Funding large infrastructure projects meets a legitimate demand in the developing world. It also offers political benefits for the partner governments, as Chinese loans can often help recipients defer painful economic reforms. But the risk is the accumulation of heavy debt burdens. A 2018 study by the think tank Center for Global Development identified at least eight countries where BRI projects had created issues of debt sustainability, including Laos, Pakistan and Mongolia.
The benefits of engaging with China’s large economy will naturally draw countries into its political orbit. The BRI can also promote ideological security for Beijing, allowing it to tout the success of the China model, promote the right to development and suppress criticism. In contrast to what are seen as burdensome Western standards, China operates quickly and at the recipient country’s discretion. As one senior Pacific bureaucrat put it: “We like China because they bring the red flags, not the red tape.” Some BRI projects have been discredited for creating waste, corruption and crippling debt. But Chinese money – and the promise of an infrastructure-fuelled economic surge – will remain appealing.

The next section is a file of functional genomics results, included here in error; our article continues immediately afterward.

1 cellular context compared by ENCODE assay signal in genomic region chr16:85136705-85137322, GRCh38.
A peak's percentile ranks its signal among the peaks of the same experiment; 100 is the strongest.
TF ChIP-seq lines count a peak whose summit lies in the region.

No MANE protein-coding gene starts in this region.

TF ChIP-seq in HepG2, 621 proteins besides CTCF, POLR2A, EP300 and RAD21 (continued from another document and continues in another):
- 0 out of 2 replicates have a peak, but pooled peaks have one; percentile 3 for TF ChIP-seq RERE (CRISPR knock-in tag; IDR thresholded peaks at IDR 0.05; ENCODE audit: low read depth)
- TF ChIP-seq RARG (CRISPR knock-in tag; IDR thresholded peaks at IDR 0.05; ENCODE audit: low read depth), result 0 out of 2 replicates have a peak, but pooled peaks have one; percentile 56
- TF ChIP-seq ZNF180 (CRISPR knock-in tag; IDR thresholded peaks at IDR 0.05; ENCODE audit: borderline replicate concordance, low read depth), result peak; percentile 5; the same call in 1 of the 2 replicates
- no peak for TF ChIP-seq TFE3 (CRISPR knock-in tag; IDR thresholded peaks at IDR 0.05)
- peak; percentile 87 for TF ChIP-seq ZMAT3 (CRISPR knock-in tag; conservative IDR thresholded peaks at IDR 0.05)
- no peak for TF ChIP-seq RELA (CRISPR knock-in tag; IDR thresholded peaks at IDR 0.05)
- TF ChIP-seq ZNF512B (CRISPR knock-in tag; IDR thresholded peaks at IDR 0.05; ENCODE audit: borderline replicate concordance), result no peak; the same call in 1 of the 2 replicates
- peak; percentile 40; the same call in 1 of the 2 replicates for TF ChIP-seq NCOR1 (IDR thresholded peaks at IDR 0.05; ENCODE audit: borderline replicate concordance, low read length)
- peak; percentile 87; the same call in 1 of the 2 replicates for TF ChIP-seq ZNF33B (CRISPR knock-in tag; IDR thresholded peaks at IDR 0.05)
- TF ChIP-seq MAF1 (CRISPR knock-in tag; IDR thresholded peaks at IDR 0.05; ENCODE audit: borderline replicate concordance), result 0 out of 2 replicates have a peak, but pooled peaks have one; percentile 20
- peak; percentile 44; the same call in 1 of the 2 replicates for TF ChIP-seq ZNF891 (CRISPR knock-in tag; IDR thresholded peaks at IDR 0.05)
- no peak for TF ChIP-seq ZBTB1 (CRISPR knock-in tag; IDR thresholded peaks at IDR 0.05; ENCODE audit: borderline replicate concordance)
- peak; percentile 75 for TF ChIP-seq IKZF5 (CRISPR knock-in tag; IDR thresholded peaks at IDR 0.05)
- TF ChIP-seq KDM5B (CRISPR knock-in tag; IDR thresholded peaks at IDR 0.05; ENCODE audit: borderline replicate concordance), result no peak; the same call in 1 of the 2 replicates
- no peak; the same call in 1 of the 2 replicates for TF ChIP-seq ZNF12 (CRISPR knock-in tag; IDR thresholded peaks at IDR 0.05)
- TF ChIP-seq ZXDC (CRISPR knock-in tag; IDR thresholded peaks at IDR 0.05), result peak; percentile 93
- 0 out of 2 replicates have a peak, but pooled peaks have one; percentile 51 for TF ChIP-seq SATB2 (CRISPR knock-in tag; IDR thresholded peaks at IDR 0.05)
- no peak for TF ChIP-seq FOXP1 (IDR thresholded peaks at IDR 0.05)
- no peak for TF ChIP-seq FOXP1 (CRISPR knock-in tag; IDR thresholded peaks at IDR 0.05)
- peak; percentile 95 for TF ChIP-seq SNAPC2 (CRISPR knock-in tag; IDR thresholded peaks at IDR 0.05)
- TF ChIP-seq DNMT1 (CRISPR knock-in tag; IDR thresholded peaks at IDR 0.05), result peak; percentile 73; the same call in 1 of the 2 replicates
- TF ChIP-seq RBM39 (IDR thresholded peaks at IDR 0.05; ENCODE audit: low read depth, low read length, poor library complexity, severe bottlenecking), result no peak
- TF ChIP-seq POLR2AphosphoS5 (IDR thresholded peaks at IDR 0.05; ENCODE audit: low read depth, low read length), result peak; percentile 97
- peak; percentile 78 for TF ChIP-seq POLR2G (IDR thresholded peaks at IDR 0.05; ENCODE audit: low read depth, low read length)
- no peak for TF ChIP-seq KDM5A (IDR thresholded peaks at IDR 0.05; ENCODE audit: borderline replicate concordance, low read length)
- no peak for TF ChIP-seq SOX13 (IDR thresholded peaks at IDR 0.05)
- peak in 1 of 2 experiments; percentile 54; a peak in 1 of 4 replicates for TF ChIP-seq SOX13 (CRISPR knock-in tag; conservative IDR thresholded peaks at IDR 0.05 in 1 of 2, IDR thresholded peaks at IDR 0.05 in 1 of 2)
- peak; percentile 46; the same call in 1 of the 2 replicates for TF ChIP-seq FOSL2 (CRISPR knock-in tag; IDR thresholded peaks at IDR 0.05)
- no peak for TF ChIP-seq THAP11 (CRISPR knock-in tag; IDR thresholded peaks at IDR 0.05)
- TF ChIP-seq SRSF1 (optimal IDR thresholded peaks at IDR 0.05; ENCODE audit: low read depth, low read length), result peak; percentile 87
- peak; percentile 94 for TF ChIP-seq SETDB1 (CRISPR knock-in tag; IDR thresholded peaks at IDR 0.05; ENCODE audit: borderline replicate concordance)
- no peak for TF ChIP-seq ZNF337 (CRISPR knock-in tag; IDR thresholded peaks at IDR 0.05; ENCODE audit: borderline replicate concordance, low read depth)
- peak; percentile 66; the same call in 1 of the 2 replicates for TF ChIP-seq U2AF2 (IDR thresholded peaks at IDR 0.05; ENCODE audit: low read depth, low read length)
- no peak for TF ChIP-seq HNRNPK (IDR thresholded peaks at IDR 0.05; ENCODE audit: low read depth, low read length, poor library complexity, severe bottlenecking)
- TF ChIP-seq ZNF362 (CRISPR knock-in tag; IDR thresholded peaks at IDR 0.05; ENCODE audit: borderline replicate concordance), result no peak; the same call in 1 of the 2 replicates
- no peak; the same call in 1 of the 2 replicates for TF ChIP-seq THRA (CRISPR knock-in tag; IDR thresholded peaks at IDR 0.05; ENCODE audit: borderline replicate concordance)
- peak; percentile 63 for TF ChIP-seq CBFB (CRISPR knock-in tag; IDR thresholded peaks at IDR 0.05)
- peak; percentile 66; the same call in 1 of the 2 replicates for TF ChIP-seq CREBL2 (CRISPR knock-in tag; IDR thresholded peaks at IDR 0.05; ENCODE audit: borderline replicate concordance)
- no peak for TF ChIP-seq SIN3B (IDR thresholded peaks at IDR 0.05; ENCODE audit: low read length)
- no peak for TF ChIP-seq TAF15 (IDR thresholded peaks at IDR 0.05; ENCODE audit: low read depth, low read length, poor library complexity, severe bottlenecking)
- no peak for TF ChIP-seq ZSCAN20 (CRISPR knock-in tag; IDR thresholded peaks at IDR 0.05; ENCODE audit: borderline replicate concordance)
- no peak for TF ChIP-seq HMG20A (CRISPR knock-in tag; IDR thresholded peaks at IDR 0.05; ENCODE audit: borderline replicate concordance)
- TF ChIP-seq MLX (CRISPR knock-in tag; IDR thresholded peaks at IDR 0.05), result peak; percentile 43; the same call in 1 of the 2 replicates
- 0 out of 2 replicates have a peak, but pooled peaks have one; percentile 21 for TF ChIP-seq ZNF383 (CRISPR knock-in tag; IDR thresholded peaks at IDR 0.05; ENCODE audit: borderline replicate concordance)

A further risk is that China’s economic engagement exacerbates illiberal pressures within other states and even bolsters dictators. Xi has said the China model offers “a new option for other countries and nations who want to speed up their development while preserving their independence”. It could encourage countries to adopt a state-dominated economy or a repressive security apparatus. As Beijing looks to export internet infrastructure – a “digital silk road” – foreign leaders may be tempted to import toolkits for monitoring and censorship to manage security and political instability. Malaysia, for instance, is already using Chinese facial recognition software in its armed services, and Ethiopian government security services use Chinese equipment to surveil opposition activists and journalists.